Restoring Ubuntu (or any distro) Grub Bootloader After Windows Install

If your install of Linux is a dual boot setup with windows you have run into this problem before. You reinstall windows and suddenly you can no longer access your Linux partition or the Grub bootloader. You can always go through the entire install of Ubuntu again, or you can try to repair the bootload, but how do you repair the bootloader? Here we look for the way to restore grub after windows install.

Well if you have the live CD for which ever distro you are using (that installed Grub) it is quite easy and can save you hours of reconfiguration as well as install time.
1. Find your Live CD and boot it up (set your BIOS to boot from CD first, or if your BIOS allows it you can select the boot device.
2. After the Live CD does its thing you will need to open a terminal screen and type in the command: sudo grub.  This command will bring you into the grub prompt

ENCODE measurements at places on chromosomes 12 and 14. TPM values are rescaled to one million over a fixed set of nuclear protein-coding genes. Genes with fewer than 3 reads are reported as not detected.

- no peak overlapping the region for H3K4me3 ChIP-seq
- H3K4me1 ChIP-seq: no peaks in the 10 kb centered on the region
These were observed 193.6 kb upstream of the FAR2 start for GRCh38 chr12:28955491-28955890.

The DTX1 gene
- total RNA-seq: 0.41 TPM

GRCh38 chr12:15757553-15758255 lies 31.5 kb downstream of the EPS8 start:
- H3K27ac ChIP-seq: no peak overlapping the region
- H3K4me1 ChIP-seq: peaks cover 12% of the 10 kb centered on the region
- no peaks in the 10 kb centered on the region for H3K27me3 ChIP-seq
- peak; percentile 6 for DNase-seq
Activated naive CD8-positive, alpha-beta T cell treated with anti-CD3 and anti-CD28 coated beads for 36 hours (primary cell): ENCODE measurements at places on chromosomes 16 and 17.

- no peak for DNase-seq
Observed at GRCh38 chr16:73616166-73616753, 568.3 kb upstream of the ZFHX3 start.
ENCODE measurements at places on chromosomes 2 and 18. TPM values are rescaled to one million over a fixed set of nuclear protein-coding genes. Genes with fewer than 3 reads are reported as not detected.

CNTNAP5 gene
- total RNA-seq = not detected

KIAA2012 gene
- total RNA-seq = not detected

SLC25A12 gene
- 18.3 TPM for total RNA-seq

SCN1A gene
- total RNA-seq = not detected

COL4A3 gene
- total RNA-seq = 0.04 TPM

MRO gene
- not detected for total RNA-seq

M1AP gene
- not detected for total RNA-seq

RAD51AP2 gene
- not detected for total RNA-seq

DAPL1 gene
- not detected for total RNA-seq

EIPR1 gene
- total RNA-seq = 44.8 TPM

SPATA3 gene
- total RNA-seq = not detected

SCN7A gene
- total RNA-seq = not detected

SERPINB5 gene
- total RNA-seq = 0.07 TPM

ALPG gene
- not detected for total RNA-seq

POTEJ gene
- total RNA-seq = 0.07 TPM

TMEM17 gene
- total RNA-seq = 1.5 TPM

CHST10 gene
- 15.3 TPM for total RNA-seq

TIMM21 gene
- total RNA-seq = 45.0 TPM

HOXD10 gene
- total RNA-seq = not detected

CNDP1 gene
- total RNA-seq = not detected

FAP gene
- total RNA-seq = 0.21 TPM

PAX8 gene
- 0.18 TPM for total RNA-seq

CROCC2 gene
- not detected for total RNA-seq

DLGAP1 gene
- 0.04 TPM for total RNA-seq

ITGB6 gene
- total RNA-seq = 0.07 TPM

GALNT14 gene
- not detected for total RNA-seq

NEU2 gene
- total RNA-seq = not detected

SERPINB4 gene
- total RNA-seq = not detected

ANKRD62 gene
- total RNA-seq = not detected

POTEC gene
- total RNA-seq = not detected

3. Type the following commands assuming sda0 is which ever partition you are using (hd0,0 would be first hard drive and first prompt, hd1,1 would be the second hard drive and second partition).

> root (hd0,0)
> setup (hd0)
> exit

4. Reboot the system and remember to remove your Live CD before your system reboots.

5. At reboot you should now see the Grub boot loader along with all your previous setting.

If with the new setup you now see Ubuntu but no longer see a windows menu item follwo the following steps.

If Ubuntu was installed before your Windows version there will be no information in the Grub confiruation for your windows setup. To get windows setup in Grub you will need to do a bit more tweeking.

Boot into Ubuntu and run the following command:
sudo gedit /boot/grub/menu.lst

Inside this file you will see an example for a windows choice for when Grub runs.  *COPY* the exmple and remove the “#” from the beginning of each line

# title   Windows 95/98/NT/2000
# root   (hd0,0)
# makeactive
# chainloader   +1
Remember you will need to change the hd0,0 to which ever if your windows partition, it may take a few trys, but if you were able to select the correct partition for Linux when resetting up Grub you should be able to figure out the correct partition for Windows.

Aly Chiman

Aly Chiman is a Blogger & Reporter at which covers a wide variety of topics from local news from digital world fashion and beauty . AlyChiTech covers the top notch content from the around the world covering a wide variety of topics. Aly is currently studying BS Mass Communication at University.